How to give negative feedback
Have you ever felt uncomfortable giving negative feedback? For some, delivering critical feedback triggers childhood memories when their own behaviour was harshly criticised; leading them to avoid situations where they may upset others. Other people sidestep the difficult feedback as they place a high value on being liked.
Ultimately to be effective and to help your team grow, critiquing performance is a skill you need to learn. The following three steps will help you communicate in a constructive way and help ensure your message lands in the way you intended.
How well is this serving you?
If you’re hesitating ask yourself – how well is this serving me now and how well will it serve me long term? Not giving critical feedback may well help you avoid immediate discomfort. Medium to long term you’ll be able to see how you’re doing your colleague a disservice by not affording them the opportunity to learn and develop. In addition to this, staying silent will lead to your frustration growing leading to the possibility of the relationship deteriorating and tensions increasing.
How are you showing up?
How you turn up at a meeting matters. This is something we overlook at our peril. Our physiology, tone of voice and body language matter and helps create an emotional safety net when delivering tough messages. I was coaching a client recently on giving critical feedback. He became aware that when giving negative feedback he was tense, frowning and used a harsher voice. He recognised that this immediately set his colleague on edge and created an atmosphere of tension. By becoming more aware of how he showed up, he created a whole different mood music which led to a more open dialogue and a more comfortable environment to discuss shortcomings.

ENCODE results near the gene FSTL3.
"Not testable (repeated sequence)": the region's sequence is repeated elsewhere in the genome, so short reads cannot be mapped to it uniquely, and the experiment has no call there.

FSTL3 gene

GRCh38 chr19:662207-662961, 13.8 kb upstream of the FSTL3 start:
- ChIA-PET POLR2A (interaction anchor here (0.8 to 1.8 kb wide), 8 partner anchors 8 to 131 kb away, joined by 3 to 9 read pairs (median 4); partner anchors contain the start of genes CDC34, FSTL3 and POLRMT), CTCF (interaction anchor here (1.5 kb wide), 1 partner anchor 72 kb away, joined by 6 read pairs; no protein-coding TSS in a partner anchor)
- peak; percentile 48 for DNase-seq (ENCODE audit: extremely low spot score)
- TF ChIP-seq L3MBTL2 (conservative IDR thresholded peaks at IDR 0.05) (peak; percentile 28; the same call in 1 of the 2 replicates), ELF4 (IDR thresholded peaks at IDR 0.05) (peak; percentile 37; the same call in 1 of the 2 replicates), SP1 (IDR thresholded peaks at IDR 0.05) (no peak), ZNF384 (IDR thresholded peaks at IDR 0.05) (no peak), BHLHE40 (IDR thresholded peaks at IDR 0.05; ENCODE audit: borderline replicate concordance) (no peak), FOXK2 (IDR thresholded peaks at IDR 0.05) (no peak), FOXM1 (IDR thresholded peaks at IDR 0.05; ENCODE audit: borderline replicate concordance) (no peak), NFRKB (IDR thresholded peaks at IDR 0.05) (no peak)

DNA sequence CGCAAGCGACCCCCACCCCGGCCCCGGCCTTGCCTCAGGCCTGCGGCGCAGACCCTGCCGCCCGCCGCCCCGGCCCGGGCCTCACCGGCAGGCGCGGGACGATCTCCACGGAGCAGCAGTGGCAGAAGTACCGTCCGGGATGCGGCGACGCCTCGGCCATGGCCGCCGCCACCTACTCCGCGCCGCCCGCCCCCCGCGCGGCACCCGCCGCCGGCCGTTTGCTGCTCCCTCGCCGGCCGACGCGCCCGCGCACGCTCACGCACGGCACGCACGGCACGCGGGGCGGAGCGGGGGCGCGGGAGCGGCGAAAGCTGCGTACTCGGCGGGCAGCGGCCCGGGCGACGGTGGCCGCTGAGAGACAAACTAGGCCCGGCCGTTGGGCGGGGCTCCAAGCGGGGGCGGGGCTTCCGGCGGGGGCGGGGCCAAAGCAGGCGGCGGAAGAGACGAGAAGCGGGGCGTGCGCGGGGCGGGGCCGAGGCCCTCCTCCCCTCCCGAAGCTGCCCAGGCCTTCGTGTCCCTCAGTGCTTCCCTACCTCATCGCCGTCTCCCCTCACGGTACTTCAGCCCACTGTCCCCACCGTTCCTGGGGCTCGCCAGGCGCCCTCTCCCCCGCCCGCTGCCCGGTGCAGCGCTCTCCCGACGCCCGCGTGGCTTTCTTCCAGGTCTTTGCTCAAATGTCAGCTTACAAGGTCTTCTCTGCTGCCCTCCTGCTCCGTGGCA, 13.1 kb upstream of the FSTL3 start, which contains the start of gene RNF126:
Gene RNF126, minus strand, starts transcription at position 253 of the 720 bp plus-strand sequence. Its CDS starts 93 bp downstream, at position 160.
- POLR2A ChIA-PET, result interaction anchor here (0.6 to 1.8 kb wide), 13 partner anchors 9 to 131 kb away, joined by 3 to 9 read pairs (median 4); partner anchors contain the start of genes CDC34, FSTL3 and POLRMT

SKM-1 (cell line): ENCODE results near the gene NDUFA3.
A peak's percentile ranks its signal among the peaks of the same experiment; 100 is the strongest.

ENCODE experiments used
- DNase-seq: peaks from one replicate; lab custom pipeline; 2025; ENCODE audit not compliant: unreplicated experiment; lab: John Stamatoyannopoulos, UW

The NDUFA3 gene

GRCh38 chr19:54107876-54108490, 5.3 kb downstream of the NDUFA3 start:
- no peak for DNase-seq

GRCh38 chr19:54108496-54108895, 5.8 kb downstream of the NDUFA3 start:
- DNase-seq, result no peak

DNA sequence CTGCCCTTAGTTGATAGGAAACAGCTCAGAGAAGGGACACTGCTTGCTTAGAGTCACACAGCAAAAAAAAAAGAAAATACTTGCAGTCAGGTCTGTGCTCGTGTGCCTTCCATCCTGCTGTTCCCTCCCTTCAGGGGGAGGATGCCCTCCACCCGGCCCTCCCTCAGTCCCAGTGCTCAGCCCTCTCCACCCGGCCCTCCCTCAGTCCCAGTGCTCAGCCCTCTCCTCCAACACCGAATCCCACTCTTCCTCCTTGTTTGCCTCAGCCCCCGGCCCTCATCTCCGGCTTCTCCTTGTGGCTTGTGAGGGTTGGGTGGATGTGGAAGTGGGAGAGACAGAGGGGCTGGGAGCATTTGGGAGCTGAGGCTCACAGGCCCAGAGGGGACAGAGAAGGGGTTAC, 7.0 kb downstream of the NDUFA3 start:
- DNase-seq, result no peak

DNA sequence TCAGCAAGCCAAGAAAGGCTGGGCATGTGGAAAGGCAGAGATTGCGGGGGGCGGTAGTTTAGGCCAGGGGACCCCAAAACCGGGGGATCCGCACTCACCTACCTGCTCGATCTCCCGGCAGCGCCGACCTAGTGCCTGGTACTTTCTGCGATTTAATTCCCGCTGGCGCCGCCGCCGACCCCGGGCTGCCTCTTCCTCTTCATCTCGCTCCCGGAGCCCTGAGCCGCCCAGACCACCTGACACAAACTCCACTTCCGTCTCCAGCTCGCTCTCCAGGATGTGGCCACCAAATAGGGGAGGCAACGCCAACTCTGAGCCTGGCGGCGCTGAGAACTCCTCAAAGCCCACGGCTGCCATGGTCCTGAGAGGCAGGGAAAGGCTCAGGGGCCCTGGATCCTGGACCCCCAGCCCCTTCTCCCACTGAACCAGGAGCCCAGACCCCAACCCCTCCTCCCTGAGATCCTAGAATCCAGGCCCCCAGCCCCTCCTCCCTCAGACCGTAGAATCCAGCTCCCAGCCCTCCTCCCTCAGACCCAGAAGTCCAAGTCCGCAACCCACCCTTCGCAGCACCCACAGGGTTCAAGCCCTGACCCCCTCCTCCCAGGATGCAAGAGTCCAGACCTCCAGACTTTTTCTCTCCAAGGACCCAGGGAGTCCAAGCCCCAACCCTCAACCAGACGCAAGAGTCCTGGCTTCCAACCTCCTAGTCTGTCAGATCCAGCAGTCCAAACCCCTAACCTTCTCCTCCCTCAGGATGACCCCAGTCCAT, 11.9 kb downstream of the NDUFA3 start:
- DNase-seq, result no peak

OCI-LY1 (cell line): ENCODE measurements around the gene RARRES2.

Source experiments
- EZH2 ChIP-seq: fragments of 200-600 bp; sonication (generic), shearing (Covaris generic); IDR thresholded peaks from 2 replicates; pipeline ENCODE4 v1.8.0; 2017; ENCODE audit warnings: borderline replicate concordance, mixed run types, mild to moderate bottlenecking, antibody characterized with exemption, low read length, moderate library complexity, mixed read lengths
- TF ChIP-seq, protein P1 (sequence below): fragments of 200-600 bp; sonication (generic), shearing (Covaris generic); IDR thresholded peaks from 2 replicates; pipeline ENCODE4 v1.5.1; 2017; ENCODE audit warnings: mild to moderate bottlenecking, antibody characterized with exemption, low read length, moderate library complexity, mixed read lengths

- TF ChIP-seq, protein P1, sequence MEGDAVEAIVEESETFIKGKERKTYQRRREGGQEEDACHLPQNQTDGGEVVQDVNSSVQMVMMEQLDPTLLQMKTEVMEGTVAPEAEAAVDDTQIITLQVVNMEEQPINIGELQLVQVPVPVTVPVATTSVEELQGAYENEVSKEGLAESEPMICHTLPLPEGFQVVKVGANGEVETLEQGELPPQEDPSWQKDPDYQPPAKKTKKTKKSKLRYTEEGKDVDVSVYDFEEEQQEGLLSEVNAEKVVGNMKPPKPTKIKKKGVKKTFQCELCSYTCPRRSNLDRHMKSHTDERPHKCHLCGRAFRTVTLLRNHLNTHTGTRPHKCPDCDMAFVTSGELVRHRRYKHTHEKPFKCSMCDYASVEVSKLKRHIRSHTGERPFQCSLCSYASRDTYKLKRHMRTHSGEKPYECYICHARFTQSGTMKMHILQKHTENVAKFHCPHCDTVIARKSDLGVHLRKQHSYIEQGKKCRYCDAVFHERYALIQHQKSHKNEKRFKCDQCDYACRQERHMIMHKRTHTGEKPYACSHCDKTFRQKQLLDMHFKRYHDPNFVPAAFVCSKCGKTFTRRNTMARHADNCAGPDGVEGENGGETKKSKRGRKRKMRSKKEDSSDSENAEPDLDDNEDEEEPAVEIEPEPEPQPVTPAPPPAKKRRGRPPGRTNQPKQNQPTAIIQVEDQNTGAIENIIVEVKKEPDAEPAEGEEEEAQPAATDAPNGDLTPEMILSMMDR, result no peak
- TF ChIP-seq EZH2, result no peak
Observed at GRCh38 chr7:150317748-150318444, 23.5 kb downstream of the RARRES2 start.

Before entering a conversation you’re uncomfortable with, try the following. Take three deep intentional breaths – breathing in for 4 counts, hold for 7 and exhale for 8. This will slow down your breathing, relax your body and reduce your stress levels. Set an intention before you engage – for example to be both assertive and empathetic. As energy follows attention, this will guide the conversation in a more graceful manner and help you stay on track. Finally, anticipate when you might get triggered in the conversation. When this happens pause. This space will give you options allowing you to respond instead of reacting in automatic pilot mode.
By letting your team know the importance of feedback and delivering it in a safe non-threatening way, you’ll be role modelling the behaviours that you want them to demonstrate to their team. You’ll create a culture of trust and transparency and empower your team to maximise their potential.
About the author
Laura McGrath is an Executive Coach with a background in executive search and career coaching. She has a post graduate qualification in Executive Coaching from the IMI and has been a guest lecturer with Trinity College Dublin and TU Dublin. For more information call 087 669 1192.